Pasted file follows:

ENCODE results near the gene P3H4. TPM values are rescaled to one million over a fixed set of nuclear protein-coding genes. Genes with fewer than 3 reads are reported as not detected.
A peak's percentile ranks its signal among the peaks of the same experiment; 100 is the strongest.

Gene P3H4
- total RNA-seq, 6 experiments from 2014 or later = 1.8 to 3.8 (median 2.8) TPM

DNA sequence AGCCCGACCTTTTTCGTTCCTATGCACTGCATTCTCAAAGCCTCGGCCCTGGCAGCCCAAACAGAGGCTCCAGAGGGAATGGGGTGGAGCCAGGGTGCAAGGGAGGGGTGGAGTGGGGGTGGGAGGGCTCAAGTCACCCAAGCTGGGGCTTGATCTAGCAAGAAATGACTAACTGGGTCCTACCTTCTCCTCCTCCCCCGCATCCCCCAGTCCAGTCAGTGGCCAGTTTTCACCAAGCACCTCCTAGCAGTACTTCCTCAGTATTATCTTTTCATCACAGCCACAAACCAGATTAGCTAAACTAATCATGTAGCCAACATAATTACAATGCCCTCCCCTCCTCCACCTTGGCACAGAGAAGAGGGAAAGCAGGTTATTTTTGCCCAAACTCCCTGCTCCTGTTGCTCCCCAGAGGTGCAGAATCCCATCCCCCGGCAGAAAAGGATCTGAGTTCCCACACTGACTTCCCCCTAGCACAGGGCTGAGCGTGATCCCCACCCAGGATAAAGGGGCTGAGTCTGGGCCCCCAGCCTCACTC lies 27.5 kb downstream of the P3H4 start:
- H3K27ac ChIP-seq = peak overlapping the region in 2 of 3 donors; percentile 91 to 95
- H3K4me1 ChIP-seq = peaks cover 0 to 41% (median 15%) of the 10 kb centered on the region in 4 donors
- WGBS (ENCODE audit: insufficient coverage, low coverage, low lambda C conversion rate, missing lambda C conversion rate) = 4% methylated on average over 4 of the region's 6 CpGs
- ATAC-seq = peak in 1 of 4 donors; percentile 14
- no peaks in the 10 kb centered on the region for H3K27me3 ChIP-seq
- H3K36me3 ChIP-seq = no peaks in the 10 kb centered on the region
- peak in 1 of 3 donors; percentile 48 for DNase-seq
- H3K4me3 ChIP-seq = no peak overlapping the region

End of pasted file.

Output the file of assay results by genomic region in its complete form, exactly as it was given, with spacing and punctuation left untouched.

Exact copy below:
ENCODE results near the gene P3H4. TPM values are rescaled to one million over a fixed set of nuclear protein-coding genes. Genes with fewer than 3 reads are reported as not detected.
A peak's percentile ranks its signal among the peaks of the same experiment; 100 is the strongest.

Gene P3H4
- total RNA-seq, 6 experiments from 2014 or later = 1.8 to 3.8 (median 2.8) TPM

DNA sequence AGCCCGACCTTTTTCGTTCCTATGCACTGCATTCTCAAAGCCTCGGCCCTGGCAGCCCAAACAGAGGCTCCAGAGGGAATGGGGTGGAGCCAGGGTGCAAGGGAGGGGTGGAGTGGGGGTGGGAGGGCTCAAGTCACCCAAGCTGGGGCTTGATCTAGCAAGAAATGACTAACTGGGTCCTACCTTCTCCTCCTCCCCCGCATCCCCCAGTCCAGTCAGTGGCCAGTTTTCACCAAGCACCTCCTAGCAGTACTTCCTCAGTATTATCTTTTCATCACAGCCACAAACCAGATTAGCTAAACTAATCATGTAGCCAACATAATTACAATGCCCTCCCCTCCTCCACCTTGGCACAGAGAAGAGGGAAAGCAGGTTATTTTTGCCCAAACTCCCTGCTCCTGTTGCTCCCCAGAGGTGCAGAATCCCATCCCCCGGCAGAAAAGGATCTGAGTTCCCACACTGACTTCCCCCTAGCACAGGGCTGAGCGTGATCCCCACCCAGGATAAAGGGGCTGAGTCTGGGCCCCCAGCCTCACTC lies 27.5 kb downstream of the P3H4 start:
- H3K27ac ChIP-seq = peak overlapping the region in 2 of 3 donors; percentile 91 to 95
- H3K4me1 ChIP-seq = peaks cover 0 to 41% (median 15%) of the 10 kb centered on the region in 4 donors
- WGBS (ENCODE audit: insufficient coverage, low coverage, low lambda C conversion rate, missing lambda C conversion rate) = 4% methylated on average over 4 of the region's 6 CpGs
- ATAC-seq = peak in 1 of 4 donors; percentile 14
- no peaks in the 10 kb centered on the region for H3K27me3 ChIP-seq
- H3K36me3 ChIP-seq = no peaks in the 10 kb centered on the region
- peak in 1 of 3 donors; percentile 48 for DNase-seq
- H3K4me3 ChIP-seq = no peak overlapping the region